The fight to secure more funding for high-quality early education in Pennsylvania has a new ally: the state’s kindergarten teachers.
A survey by the Pennsylvania State Education Association found nearly unanimous support for publicly funded pre-kindergarten education among the union’s members who teach children that age.
The results were released Tuesday by Pre-K for PA, a coalition of educators and education advocates that seeks to expand access to early education programs for Pennsylvania’s preschool-age children.
Members of the campaign appeared at Hamilton Elementary School in Carlisle, Cumberland County on Tuesday to tout the findings of the survey and call for additional funding for early education programs.
Ninety-six percent of the teachers surveyed by PSEA agree that students who attend pre-K are more prepared for kindergarten, they said. In addition, 98 percent said that high-quality, publicly funded pre-K is an important tool for preparing at-risk children for kindergarten.
A report that detailed the results did not disclose the survey’s methods or sample size.
According to a state Department of Education report, more than 115,000 children living in deep poverty did not have access to publicly funded pre-k programs in the 2016-17 school year.
Teachers say that children who arrive in kindergarten without pre-K experience have lower literacy and emotional readiness than their peers who did attend pre-K.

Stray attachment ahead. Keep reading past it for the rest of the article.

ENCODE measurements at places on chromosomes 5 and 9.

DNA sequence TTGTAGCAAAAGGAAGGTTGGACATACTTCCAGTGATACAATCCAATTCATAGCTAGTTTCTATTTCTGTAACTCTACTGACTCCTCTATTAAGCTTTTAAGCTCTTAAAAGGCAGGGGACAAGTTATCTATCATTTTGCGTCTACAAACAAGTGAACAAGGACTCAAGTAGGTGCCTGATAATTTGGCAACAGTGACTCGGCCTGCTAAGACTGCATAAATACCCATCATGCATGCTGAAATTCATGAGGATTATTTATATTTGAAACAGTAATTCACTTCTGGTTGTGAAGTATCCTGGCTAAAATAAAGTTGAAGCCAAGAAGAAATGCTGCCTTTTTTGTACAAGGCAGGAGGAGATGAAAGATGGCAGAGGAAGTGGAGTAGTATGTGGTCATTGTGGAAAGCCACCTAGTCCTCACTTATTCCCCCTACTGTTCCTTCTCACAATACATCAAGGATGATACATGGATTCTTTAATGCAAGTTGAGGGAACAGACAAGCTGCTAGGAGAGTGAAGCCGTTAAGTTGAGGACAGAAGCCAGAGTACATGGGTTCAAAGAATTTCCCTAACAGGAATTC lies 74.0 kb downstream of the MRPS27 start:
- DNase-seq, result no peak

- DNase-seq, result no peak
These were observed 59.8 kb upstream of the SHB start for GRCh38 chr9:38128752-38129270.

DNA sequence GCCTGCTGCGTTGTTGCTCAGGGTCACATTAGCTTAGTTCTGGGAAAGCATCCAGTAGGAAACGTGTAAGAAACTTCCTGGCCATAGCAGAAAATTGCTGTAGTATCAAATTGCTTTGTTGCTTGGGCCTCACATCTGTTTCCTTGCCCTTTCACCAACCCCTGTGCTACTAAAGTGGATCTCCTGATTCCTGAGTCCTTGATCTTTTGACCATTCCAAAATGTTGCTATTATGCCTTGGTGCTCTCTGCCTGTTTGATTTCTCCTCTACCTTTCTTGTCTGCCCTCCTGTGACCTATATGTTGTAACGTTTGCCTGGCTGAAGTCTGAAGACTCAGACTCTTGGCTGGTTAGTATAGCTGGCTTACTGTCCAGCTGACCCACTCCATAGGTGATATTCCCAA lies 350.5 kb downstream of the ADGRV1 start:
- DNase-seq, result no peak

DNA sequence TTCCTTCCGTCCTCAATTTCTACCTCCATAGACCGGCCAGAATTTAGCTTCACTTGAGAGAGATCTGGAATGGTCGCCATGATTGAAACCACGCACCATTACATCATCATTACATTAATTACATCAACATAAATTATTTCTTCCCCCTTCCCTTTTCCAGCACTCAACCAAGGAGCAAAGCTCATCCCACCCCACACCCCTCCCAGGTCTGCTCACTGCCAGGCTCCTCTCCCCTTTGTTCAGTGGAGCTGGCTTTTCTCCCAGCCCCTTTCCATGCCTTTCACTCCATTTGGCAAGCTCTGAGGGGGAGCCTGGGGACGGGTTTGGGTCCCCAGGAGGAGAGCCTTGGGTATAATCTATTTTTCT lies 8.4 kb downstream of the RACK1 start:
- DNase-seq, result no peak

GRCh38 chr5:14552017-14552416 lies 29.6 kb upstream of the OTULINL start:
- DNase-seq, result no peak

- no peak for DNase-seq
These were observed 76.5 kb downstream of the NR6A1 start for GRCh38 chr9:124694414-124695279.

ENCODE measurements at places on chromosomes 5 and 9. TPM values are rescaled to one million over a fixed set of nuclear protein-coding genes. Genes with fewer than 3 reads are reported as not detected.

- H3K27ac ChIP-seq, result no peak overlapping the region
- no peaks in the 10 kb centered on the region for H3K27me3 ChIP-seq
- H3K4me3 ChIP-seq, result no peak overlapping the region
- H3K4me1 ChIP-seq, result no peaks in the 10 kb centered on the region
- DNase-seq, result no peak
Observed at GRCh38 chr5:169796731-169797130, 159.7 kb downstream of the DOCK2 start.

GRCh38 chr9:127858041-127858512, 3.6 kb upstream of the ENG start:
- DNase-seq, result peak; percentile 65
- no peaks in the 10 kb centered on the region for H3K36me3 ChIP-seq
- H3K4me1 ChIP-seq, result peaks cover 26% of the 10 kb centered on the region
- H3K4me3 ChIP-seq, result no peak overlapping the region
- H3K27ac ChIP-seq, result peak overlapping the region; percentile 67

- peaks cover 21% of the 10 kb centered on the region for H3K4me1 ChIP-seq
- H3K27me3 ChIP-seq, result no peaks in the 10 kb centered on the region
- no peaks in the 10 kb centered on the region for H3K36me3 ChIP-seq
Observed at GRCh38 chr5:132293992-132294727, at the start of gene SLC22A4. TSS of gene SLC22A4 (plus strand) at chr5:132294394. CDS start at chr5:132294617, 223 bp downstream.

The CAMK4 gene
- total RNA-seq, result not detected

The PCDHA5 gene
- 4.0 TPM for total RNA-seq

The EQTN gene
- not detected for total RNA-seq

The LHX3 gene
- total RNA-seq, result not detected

“Students who attend high-quality pre-K programs come into kindergarten ready to succeed,” Miranda Clash, a teacher in the Carlisle Area School District, said in a statement. “They have already practiced essential learning behaviors, know how to regulate their emotions, interact appropriately with peers, and have a solid foundation of language and background knowledge onto which they can add new learning.”
She added, “for students who have had a high-quality pre-K experience, I don’t have to spend as much time teaching these prerequisites to academic learning.”
The Pre-K for PA coalition is calling for a $50 million increase for early-education programs in Pennsylvania’s 2019-20 budget. The group says that appropriation will allow an additional 55,000 children to access high-quality, pre-K education.
Gov. Tom Wolf, a Democrat, proposed an increase at that level in his February budget. Of that increase, $40 million would be appropriated for Pre-K Counts grants for low-income families.
The deadline for Wolf and the General Assembly to agree on a budget plan is June 30.
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